To that end let's take a closer look at one of the units that would spearhead the third German relief effort. Early in March the 1st Ukrainian Front had first encircled Tarnapol, but only tenously. The Germans were able to re-establish lines of communication to the city, that is until a renewed push led by the reinforced Soviet 60th Army (including the 4th Guards Tank Corps) cut the Tarnapol garrison off once again on March 23-24th. Then on March 25th a second German relief effort led by a Kampfgruppe organized from elements of the 8th Panzer Division failed shortly after its drive began.
Meanwhile the Russians and Germans were pouring forces into the area. On the German side this included the; 100th Jager-Division, 349th Infantry Division, 367th Infantry Division, 9th SS-Panzer Division, 10th SS-Panzer Division, Schwere Panzer-Abteilung 507, and the majority of Schwere Panzerjäger-Abteilung 653 (minus its 1st company which was fighting in Italy). Several of these formations had recently participated in the relief effort to save 1st Panzer Army (most prominently being the two SS-Panzer Divisions).
Schwere Panzerjager-Abteilung 653 de-trained on April 6, 1944. From there it's two companies of Ferdinand heavy tank destroyers were attached to the 9th SS-Panzer Division. Redesignated the Elefant in May of 1944 the Ferdinand (see the picture accompanying this article) was created in the spring of 1943 from 100 chassis left over from Porsche's failed design for the Tiger I heavy tank. The Ferdinand featured a massively armored superstructure mounting the potent 88m L/71 cannon. This created a monstrous armored fighting vehicles with a combat weight of nearly 70 tons. This meant the Ferdinand was 14 tons heavier than even the much feared Tiger tank. This was in part because the frontal armor reached double the Tiger's thickness, adding over five tons to the vehicle's weight.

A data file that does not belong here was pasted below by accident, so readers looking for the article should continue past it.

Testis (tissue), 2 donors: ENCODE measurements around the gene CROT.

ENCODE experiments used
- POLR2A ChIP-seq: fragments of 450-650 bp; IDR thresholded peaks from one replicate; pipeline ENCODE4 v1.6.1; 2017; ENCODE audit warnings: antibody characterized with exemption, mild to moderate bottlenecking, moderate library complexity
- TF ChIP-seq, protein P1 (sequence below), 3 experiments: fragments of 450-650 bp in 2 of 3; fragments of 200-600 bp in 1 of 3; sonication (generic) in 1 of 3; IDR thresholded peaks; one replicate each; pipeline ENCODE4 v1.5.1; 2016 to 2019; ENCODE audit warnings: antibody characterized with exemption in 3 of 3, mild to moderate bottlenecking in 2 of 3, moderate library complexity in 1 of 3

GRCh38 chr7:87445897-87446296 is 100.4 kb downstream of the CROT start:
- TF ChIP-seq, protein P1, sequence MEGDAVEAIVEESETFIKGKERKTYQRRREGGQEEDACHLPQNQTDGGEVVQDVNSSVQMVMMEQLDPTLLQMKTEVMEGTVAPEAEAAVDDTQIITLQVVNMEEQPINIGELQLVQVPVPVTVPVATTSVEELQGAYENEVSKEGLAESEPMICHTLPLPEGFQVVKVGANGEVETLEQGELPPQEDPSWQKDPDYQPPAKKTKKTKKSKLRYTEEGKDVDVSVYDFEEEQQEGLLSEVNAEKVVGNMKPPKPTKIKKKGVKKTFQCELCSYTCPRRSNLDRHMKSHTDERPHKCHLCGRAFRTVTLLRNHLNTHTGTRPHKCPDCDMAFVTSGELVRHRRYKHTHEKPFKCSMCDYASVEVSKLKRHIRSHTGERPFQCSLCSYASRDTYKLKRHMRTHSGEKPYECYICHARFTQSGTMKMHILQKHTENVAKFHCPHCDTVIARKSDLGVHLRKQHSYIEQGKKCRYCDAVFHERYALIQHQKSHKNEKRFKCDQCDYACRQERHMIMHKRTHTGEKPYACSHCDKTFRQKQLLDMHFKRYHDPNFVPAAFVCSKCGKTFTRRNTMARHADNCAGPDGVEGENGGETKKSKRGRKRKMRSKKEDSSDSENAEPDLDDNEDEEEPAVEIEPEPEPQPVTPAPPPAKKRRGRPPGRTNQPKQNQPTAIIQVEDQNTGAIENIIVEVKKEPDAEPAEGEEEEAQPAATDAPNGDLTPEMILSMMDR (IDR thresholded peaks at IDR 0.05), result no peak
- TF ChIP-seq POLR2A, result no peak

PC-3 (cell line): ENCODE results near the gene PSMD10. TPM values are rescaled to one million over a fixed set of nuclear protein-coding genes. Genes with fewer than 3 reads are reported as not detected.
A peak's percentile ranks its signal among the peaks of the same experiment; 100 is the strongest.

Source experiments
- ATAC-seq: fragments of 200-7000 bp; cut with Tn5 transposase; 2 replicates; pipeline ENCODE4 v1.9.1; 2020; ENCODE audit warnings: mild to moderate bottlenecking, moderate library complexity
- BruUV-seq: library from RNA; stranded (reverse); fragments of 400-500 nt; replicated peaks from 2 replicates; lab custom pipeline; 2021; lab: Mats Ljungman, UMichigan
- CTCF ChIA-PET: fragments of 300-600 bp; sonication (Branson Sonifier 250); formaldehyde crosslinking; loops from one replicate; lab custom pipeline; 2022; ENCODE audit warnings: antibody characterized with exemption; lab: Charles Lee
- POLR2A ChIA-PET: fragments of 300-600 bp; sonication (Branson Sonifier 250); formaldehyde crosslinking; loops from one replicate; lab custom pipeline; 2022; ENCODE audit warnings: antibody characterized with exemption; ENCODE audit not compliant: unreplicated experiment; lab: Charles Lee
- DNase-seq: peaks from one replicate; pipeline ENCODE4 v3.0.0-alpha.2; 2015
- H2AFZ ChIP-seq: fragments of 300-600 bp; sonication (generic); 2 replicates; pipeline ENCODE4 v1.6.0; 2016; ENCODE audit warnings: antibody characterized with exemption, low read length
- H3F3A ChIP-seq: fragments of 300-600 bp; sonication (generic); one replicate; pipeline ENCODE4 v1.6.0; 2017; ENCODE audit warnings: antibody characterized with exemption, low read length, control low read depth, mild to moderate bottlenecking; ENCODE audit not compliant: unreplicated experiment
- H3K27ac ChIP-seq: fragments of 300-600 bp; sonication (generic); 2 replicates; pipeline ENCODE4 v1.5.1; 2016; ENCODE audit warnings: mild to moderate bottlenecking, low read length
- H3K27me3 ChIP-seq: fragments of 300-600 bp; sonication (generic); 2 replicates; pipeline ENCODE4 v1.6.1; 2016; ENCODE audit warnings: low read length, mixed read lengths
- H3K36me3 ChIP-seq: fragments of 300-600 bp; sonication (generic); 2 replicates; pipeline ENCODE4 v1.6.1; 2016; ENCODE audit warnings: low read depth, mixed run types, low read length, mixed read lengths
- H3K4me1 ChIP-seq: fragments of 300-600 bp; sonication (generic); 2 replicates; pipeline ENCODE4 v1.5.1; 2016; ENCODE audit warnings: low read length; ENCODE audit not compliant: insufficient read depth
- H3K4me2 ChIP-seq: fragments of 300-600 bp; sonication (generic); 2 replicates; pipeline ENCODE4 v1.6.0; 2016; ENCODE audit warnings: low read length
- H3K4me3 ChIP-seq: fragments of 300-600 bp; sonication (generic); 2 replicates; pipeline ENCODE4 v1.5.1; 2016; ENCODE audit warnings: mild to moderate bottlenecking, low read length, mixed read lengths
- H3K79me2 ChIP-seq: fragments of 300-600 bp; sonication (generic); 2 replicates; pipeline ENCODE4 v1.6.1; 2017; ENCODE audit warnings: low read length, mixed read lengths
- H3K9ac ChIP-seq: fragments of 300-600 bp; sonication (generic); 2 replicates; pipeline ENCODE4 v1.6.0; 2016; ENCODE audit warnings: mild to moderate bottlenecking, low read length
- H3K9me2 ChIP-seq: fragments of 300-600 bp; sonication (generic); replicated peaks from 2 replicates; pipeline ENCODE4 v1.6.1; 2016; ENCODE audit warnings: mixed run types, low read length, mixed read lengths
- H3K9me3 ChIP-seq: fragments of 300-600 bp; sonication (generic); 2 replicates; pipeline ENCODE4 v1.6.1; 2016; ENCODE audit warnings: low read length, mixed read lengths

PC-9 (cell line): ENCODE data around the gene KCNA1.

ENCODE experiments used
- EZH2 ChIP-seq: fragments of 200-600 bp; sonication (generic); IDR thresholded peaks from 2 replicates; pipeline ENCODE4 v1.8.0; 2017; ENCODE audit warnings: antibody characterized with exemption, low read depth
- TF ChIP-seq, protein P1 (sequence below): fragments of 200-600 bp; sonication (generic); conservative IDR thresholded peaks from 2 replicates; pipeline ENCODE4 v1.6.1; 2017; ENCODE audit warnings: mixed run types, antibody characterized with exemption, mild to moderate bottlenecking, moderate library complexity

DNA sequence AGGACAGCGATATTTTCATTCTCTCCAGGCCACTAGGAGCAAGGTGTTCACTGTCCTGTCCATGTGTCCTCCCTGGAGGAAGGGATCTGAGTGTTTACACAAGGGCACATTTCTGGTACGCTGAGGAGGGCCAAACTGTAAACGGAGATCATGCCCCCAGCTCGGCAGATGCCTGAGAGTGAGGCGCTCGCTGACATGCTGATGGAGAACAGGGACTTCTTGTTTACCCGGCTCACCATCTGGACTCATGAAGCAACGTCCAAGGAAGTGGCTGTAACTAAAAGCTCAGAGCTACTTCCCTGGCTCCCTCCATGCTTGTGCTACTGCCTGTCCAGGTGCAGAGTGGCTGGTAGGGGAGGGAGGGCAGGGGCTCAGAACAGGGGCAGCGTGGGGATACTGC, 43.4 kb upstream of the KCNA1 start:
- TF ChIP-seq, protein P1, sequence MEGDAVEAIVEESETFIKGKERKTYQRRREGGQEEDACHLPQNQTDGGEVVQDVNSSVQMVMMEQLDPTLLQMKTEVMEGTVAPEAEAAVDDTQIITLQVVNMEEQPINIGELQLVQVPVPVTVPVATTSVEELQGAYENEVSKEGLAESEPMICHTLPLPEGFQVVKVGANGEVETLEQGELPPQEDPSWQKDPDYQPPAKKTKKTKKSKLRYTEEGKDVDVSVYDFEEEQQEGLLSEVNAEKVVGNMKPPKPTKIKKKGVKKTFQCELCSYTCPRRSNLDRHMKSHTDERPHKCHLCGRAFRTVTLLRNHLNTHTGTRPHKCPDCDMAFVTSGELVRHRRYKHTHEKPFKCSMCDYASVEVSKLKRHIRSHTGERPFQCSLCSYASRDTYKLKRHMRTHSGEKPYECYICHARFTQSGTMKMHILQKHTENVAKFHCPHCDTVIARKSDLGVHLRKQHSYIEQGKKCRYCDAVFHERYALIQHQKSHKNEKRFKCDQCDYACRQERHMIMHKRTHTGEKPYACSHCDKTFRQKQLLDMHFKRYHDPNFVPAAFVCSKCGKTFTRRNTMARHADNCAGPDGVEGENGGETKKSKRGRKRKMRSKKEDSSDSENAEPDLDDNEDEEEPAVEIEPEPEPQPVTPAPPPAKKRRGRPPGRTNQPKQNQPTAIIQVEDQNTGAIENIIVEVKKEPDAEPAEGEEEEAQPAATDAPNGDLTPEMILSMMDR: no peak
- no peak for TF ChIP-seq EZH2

The Ferdinand first entered combat at Kursk in July of 1943, and time and again was subsequently proven to be extroardinarily lethal on the battlefield. During the German offensive at Kursk it's crews averaged 10 enemy tanks knocked out for the loss of a single Ferdinand (320 destroyed Soviet tanks to 13 lost Ferdinands). These kill ratio's were even matched or exceeded during subsequent defensive campaigns near Orel in July/August of 1943, and in the Ukraine during the fall of 1943.
The biggest problem with the vehicle however was it's own great size. Mechanical breakdowns plagued the Ferdinands if they were not given frequent and extensive maintenance. In addition they were very difficult to recover. As a result perhaps the best Soviet defense against these armored fighting vehicles (AFV's) ended up being mines. Disabled Ferdinands represented a significant drain on German assets. It often took as many as five German recovery vehicles to get a Ferdinand back to the field repair shops. And Soviet mines could be quite devastating. In one instance the shock of a mine explosion damaged the muzzle brake on a Ferdinand's main gun to such an extant that when the unaware crew fired the cannon it broke loose from it's mount, killing the vehicle's gunner and wounding the commander.